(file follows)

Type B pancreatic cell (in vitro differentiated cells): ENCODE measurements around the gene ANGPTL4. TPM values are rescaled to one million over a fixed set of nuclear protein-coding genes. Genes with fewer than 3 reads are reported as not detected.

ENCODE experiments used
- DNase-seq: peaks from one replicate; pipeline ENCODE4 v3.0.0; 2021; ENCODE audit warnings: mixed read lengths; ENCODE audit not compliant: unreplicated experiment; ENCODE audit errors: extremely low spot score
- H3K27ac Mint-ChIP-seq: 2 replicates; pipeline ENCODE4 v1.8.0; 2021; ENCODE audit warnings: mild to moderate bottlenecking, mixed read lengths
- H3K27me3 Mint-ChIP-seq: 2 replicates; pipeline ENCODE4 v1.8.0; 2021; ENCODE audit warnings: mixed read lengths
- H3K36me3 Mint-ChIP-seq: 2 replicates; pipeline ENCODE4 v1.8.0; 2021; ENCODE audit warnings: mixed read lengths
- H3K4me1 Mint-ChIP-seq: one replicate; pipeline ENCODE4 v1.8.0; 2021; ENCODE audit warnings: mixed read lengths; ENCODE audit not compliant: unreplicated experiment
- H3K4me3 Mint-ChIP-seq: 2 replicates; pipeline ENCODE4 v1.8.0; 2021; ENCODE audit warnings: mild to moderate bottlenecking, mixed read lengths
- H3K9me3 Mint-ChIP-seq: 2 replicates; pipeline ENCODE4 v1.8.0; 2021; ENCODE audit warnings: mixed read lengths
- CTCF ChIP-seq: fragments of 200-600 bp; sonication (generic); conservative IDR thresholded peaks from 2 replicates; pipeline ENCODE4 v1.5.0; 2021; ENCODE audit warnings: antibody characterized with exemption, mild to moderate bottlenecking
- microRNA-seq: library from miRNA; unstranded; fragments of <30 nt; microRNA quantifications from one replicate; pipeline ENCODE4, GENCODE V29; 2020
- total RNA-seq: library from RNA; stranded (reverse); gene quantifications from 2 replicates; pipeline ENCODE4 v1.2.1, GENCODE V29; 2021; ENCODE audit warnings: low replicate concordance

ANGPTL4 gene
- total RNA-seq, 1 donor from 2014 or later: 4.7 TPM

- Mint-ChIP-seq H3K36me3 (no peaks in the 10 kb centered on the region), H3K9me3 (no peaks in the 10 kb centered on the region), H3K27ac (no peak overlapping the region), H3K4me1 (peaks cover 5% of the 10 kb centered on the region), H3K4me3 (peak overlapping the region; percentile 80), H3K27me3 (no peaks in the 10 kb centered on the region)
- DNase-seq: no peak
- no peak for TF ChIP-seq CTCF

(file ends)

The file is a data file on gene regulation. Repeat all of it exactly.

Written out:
Type B pancreatic cell (in vitro differentiated cells): ENCODE measurements around the gene ANGPTL4. TPM values are rescaled to one million over a fixed set of nuclear protein-coding genes. Genes with fewer than 3 reads are reported as not detected.

ENCODE experiments used
- DNase-seq: peaks from one replicate; pipeline ENCODE4 v3.0.0; 2021; ENCODE audit warnings: mixed read lengths; ENCODE audit not compliant: unreplicated experiment; ENCODE audit errors: extremely low spot score
- H3K27ac Mint-ChIP-seq: 2 replicates; pipeline ENCODE4 v1.8.0; 2021; ENCODE audit warnings: mild to moderate bottlenecking, mixed read lengths
- H3K27me3 Mint-ChIP-seq: 2 replicates; pipeline ENCODE4 v1.8.0; 2021; ENCODE audit warnings: mixed read lengths
- H3K36me3 Mint-ChIP-seq: 2 replicates; pipeline ENCODE4 v1.8.0; 2021; ENCODE audit warnings: mixed read lengths
- H3K4me1 Mint-ChIP-seq: one replicate; pipeline ENCODE4 v1.8.0; 2021; ENCODE audit warnings: mixed read lengths; ENCODE audit not compliant: unreplicated experiment
- H3K4me3 Mint-ChIP-seq: 2 replicates; pipeline ENCODE4 v1.8.0; 2021; ENCODE audit warnings: mild to moderate bottlenecking, mixed read lengths
- H3K9me3 Mint-ChIP-seq: 2 replicates; pipeline ENCODE4 v1.8.0; 2021; ENCODE audit warnings: mixed read lengths
- CTCF ChIP-seq: fragments of 200-600 bp; sonication (generic); conservative IDR thresholded peaks from 2 replicates; pipeline ENCODE4 v1.5.0; 2021; ENCODE audit warnings: antibody characterized with exemption, mild to moderate bottlenecking
- microRNA-seq: library from miRNA; unstranded; fragments of <30 nt; microRNA quantifications from one replicate; pipeline ENCODE4, GENCODE V29; 2020
- total RNA-seq: library from RNA; stranded (reverse); gene quantifications from 2 replicates; pipeline ENCODE4 v1.2.1, GENCODE V29; 2021; ENCODE audit warnings: low replicate concordance

ANGPTL4 gene
- total RNA-seq, 1 donor from 2014 or later: 4.7 TPM

- Mint-ChIP-seq H3K36me3 (no peaks in the 10 kb centered on the region), H3K9me3 (no peaks in the 10 kb centered on the region), H3K27ac (no peak overlapping the region), H3K4me1 (peaks cover 5% of the 10 kb centered on the region), H3K4me3 (peak overlapping the region; percentile 80), H3K27me3 (no peaks in the 10 kb centered on the region)
- DNase-seq: no peak
- no peak for TF ChIP-seq CTCF